Bantams Heritage can announce that four more former players from the club’s past have been awarded heritage numbers – with the criteria over which cup competitions do and do not count towards recognised appearances now both extended and finally clarified.
Goalkeeper Mel Gwinnett, forward Michael Guy, goalkeeper Andrew Burton and POSITION Martin Pattison are now all officially recognised as former Bradford City first-team players with their official heritage numbers, a project both supported and endorsed by the club.
Upon the launch of the Bantams Heritage project late last year, it was initially determined that only League, FA Cup, League Cup and Football League Trophy fixtures would be the only competitions throughout history in which players were eligible to appear in for them to receive a heritage number.
Since then, the club’s Intertoto Cup campaign of 2000 has also been included – and now, following discussions with several club historians and knowledgable supporters, it has been accepted that the Football League Group Cup, the Division Three (North) Challenge Cup, the Associate Members Cup and the Full Members Cup will now all be included. That means the full list of recognised competitions are:
- FA Cup
- League Cup
- Football League/EFL Trophy/Associate Members Cup
- Full Members Cup
- Division Three (North) Challenge Cup)
- Intertoto Cup/European Football
Essentially, these are now all the competitions the club has featured in throughout its history that are deemed competitive, first-team games. This decision has been made due to the unanimous decision from a group of historians and statisticians that these fixtures should be recognised with as much importance and reputation as a current competition such as the Football League Trophy, and that they were all competitions in which City’s first-team participated alongside teams from at least their own division or more.
Gwinnett, Guy, Burton and Pattison did not feature in a league game for Bradford City, but did play in one or more of the aforementioned cup competitions. Here are some more details on those competitions, how City performed in them and why they are now recognised as official in relation to the Heritage Numbers project.
Full Members Cup
The Full Members Cup was a competition created to fill the void left by British football’s ban from European competition following the Heysel disaster. It was specifically for Division One and Division Two teams, and City played in it on five occasions; the first edition of 1985-86, through to 1989-90, the year City were relegated back to Division Three.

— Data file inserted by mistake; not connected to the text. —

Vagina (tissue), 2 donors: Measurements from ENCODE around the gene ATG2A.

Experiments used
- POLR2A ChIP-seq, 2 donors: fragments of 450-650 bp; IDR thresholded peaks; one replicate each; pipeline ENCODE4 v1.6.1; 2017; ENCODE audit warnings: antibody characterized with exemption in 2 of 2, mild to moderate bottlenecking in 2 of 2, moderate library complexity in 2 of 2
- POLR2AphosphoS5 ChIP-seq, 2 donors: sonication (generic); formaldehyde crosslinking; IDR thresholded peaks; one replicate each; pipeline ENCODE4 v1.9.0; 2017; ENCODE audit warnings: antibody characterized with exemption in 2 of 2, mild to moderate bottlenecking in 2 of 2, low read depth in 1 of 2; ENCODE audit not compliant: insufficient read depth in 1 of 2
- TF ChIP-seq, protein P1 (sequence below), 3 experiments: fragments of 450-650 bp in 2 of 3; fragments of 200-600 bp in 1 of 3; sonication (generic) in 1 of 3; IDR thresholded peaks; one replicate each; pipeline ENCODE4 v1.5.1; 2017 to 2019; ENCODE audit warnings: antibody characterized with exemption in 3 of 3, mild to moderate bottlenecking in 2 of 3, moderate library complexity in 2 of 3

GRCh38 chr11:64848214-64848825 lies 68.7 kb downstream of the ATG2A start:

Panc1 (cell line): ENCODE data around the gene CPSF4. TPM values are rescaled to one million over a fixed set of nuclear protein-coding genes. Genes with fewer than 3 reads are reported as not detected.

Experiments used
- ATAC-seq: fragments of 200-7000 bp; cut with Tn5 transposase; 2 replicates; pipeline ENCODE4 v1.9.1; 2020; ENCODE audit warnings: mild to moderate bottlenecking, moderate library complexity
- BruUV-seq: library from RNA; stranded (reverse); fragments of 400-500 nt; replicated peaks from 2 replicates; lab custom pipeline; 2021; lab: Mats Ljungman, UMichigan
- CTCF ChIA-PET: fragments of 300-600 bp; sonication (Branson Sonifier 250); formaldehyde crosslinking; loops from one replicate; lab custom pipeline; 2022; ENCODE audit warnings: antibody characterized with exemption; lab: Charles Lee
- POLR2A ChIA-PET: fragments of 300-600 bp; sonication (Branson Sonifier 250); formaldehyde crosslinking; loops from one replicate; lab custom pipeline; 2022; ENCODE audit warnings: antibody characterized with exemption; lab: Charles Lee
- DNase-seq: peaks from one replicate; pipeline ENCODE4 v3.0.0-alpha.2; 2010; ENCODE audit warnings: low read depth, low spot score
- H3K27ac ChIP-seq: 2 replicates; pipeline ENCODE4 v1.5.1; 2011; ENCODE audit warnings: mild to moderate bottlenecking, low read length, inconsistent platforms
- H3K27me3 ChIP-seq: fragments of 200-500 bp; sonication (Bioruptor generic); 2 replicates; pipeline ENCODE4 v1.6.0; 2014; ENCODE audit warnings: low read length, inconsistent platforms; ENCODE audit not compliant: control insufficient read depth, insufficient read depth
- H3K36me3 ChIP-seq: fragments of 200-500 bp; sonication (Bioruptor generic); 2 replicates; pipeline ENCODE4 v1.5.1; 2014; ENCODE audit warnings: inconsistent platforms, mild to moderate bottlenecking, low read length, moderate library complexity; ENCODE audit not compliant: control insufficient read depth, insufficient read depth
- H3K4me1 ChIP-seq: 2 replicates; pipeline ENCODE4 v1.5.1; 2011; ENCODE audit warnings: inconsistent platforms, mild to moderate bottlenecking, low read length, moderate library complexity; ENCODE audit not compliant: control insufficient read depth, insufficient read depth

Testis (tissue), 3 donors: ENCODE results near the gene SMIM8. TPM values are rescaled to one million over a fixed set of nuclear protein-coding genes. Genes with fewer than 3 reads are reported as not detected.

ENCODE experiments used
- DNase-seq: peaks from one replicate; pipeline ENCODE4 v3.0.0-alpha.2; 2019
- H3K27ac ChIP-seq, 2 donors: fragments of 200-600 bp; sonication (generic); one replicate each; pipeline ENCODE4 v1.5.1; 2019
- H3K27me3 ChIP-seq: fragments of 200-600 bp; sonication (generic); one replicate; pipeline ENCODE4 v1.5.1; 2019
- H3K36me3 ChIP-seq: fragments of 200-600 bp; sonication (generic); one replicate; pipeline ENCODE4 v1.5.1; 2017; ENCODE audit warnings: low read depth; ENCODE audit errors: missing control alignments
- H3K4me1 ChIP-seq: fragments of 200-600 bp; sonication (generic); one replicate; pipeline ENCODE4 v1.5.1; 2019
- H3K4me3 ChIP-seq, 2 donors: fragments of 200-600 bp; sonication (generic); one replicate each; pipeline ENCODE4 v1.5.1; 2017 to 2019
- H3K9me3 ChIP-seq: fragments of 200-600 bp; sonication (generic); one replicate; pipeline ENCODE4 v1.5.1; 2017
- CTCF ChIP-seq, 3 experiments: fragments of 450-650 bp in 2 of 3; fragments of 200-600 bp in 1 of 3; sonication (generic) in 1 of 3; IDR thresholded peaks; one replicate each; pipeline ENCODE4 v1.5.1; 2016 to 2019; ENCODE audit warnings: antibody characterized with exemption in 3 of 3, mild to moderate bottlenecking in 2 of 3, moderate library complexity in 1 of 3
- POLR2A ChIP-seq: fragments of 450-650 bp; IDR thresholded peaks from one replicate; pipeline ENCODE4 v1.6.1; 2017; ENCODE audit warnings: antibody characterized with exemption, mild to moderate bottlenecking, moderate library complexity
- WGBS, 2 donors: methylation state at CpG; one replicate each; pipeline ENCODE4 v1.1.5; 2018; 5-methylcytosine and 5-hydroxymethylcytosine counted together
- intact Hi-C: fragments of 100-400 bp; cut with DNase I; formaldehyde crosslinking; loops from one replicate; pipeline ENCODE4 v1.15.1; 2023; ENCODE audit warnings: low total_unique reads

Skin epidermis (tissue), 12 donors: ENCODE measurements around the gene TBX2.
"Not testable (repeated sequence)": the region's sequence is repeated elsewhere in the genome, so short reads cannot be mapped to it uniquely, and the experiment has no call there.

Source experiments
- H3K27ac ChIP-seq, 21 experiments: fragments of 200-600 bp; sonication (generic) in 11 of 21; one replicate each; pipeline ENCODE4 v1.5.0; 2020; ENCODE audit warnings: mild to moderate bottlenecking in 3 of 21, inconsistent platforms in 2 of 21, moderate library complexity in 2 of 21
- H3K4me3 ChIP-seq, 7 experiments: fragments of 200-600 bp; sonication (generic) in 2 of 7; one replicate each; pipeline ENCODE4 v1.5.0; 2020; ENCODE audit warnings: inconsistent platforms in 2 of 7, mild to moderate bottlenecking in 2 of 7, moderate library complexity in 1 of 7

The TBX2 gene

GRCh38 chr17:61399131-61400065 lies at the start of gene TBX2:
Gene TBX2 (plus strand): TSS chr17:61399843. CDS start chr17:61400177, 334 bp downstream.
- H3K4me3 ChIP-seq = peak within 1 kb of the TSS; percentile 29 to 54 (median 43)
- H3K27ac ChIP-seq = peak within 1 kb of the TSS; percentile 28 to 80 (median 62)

It may be more commonly known to some fans by the many sponsorship names it held; including the Simod Cup, and the Zenith Data Systems Cup. The furthest stage City reached was Round 4 in 1987-88, when Reading defeated the Bantams in extra-time.
The Football League Group Cup
Widely considered to be the forerunner of what is now the Football League Trophy/EFL Trophy, the Football League Group Cup replaced the Anglo-Scottish Cup after it was withdrawn in 1980-81. It existed in its format for a solitary season before being rebranded the Football League Trophy: and City participated, reaching the quarter-finals, losing to Shrewsbury on penalties.
The playing debut of Roy McFarland is now officially recognised by Bantams Heritage as having taken place in this competition – while Guy and Burton’s one and only competitive first-team games were in the tournament, too.
Division Three (North) Challenge Cup
The Football League introduced regional cup competitions as far back as 1933, when Division Three was still split into two: north and south. Both divisions got their own cup, as well as the league – but City didn’t enter for the first time until 1937. As the Football League requested teams to play as strong a team as possible, and it was against teams from the same division, it only feels right to recognise this as an official and proper competition.
Another reason to recognise this is that it yielded City’s second – and most recent – major cup triumph when the Paraders won the 1938-39 edition. They had reached the final the previous season in their first venture into the competition, before avenging the defeat to Southport that season by beating Accrington 3-0 in the final the following campaign. A crowd of just 3,117 watched the game!
It did not return following the end of World War Two and the conclusion of regular league football.
Competitions Not Recognised: and Why
Despite those inclusions, Bantams Heritage – in conjunction with club historians – agree that some other tournaments the club has played in should not be recognised as official, competitive first-team fixtures.
Wartime football remains on that list, for reasons explained in the past. There were so few officially contracted footballers, and so many guests owing to soldiers who were stationed temporarily in the local area, that it would be wrong to sanction those players heritage numbers alongside players who officially represented City in a competitive game.
Furthermore, competitions like the West Riding Challenge Cup, when the opposition was predominantly limited to local, non-league teams such as Mirfield United and Heckmondwike, are understandably also ruled out.
The West Riding County Senior Cup also had limited opposition, and although that was often league teams, the fact it was played by only West Yorkshire-based teams makes this ineligible for consideration in the eyes of both Bantams Heritage and those consulted.
The new competitions included will be recognised under an ‘Other Cups’ column.